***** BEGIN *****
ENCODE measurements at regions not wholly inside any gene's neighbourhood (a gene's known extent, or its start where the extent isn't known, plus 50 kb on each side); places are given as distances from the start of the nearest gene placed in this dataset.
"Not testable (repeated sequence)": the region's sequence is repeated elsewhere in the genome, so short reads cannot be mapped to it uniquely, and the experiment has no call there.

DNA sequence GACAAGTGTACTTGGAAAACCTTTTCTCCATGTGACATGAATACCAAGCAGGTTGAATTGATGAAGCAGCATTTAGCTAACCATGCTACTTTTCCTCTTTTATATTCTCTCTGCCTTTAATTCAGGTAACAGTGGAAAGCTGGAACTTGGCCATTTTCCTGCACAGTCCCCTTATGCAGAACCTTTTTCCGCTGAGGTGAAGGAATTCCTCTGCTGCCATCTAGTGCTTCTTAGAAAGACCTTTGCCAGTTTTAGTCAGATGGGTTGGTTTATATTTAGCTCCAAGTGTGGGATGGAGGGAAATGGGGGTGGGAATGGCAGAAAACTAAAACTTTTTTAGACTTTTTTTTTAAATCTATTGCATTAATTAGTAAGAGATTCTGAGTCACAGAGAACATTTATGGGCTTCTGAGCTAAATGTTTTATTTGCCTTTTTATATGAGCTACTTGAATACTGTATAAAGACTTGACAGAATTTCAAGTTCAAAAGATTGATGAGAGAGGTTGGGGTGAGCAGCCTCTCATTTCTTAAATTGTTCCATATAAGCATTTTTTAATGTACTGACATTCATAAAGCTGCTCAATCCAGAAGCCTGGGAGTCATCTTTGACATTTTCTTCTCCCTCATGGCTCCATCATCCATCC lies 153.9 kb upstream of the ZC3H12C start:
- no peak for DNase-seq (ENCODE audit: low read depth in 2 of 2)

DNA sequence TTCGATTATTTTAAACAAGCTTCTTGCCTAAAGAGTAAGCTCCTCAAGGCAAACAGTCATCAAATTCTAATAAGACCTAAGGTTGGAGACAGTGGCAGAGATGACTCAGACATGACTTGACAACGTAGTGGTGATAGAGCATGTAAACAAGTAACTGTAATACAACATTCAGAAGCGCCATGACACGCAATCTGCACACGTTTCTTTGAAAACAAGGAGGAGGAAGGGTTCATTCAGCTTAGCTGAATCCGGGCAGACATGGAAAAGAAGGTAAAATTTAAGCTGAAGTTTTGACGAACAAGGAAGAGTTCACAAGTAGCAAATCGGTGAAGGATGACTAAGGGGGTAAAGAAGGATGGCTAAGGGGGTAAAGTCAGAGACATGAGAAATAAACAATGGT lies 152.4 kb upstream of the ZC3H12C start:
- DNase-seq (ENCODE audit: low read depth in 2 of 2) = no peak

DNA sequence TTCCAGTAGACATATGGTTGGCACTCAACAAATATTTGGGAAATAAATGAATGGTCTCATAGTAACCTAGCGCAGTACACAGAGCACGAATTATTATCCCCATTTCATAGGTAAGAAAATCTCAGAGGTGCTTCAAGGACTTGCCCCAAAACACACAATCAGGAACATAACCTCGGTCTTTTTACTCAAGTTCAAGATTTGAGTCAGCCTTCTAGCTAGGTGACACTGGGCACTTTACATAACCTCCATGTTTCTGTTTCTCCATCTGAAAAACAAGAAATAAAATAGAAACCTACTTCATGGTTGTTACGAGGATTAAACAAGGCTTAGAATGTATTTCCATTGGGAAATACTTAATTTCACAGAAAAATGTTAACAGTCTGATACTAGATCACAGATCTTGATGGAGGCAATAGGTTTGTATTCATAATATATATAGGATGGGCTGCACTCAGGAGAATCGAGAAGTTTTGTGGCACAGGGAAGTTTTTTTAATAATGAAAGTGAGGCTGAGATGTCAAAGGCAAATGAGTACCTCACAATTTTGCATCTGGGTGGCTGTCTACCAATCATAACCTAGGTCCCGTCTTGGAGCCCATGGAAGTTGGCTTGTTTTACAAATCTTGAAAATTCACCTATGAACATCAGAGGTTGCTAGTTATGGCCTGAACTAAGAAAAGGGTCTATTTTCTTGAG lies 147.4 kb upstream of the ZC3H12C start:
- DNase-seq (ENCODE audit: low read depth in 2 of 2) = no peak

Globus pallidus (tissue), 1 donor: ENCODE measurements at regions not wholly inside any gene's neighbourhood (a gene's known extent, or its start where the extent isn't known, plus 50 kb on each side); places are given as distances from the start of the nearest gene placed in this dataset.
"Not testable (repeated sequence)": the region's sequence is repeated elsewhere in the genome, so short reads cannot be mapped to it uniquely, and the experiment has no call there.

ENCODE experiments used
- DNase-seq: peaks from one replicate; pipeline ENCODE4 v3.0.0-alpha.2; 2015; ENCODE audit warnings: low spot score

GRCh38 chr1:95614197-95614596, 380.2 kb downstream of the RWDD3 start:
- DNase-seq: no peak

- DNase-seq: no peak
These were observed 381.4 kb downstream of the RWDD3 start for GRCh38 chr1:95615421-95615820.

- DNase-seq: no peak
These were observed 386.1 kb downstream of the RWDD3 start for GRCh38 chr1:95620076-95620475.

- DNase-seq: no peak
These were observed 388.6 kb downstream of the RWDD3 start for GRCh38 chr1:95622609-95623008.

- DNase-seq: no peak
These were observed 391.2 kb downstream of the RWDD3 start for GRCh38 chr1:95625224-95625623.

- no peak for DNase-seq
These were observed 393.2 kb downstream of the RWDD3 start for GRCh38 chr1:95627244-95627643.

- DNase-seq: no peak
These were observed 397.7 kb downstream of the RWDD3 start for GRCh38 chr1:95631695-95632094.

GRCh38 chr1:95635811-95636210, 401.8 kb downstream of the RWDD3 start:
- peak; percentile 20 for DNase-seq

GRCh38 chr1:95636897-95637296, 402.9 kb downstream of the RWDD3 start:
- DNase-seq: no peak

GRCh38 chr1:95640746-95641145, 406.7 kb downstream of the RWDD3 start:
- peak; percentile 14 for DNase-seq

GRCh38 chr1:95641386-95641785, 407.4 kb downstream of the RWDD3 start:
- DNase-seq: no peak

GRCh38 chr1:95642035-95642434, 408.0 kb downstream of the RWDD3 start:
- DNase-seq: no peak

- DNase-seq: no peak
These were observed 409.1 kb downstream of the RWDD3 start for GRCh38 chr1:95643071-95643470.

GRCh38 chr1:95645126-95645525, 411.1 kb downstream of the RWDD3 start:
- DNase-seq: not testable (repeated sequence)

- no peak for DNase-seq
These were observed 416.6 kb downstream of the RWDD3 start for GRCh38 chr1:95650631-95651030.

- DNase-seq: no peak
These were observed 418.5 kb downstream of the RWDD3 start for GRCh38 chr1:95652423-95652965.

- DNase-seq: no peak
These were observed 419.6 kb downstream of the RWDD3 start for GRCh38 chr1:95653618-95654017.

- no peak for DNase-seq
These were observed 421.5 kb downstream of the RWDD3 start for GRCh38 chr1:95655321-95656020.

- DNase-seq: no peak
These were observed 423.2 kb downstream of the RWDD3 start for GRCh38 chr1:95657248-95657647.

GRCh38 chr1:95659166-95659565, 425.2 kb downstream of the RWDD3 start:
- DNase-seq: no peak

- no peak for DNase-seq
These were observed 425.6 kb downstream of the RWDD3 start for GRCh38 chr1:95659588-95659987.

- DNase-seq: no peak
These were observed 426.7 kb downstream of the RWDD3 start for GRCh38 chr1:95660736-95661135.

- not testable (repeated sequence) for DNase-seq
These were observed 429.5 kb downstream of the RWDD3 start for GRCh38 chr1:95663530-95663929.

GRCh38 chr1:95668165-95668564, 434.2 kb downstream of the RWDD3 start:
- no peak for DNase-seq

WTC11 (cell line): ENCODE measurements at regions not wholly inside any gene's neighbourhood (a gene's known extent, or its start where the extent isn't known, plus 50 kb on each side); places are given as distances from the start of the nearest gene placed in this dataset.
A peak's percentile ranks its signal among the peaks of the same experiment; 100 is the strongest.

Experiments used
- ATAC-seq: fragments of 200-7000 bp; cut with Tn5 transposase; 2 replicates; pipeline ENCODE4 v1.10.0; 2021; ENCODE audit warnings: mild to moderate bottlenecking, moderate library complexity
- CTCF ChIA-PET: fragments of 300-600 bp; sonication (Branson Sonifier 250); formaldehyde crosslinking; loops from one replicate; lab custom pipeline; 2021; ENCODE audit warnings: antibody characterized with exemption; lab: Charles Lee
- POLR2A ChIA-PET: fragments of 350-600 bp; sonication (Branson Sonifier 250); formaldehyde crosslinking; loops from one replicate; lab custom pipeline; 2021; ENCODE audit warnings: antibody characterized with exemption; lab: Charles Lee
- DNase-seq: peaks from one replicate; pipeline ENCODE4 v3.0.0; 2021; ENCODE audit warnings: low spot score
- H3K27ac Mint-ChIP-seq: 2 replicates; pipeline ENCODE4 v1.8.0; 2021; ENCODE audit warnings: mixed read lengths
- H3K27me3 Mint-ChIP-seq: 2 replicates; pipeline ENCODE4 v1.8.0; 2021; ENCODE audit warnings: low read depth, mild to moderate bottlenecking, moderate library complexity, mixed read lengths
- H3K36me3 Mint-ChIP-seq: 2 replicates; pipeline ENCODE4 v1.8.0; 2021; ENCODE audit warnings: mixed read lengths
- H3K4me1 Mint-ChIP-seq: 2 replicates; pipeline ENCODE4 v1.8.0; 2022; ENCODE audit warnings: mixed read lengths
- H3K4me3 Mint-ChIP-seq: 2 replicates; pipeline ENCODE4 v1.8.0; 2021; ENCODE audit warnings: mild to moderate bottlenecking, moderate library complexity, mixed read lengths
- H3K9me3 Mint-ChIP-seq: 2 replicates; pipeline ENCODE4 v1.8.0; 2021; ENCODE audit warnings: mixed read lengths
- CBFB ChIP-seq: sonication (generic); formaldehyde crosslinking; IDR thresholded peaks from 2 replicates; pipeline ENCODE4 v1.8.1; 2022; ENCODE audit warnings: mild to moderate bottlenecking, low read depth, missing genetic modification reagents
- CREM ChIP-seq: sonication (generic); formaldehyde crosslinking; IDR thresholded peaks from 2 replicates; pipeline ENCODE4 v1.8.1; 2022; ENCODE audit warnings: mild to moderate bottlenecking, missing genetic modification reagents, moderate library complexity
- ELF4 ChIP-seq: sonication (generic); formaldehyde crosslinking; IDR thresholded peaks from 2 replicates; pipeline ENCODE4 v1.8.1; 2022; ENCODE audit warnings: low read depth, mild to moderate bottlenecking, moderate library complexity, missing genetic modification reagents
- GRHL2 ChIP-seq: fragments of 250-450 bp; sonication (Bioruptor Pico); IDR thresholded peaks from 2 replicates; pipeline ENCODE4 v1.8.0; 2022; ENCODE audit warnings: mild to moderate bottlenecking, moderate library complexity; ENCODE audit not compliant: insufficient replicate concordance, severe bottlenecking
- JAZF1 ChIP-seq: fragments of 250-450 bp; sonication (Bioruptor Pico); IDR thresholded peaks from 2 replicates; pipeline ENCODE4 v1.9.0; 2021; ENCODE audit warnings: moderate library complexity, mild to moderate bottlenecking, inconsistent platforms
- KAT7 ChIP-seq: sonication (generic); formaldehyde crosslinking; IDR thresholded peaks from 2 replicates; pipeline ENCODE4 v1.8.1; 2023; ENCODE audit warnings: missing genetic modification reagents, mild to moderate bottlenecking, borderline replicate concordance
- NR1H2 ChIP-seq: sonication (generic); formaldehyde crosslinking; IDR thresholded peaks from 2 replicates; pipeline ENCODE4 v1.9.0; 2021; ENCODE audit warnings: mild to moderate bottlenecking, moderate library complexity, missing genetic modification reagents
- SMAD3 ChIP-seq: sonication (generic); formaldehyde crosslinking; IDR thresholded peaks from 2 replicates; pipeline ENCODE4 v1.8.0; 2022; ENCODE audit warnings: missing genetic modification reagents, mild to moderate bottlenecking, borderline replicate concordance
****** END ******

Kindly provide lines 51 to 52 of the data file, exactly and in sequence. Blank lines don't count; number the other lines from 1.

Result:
GRCh38 chr1:95659166-95659565, 425.2 kb downstream of the RWDD3 start:
- DNase-seq: no peak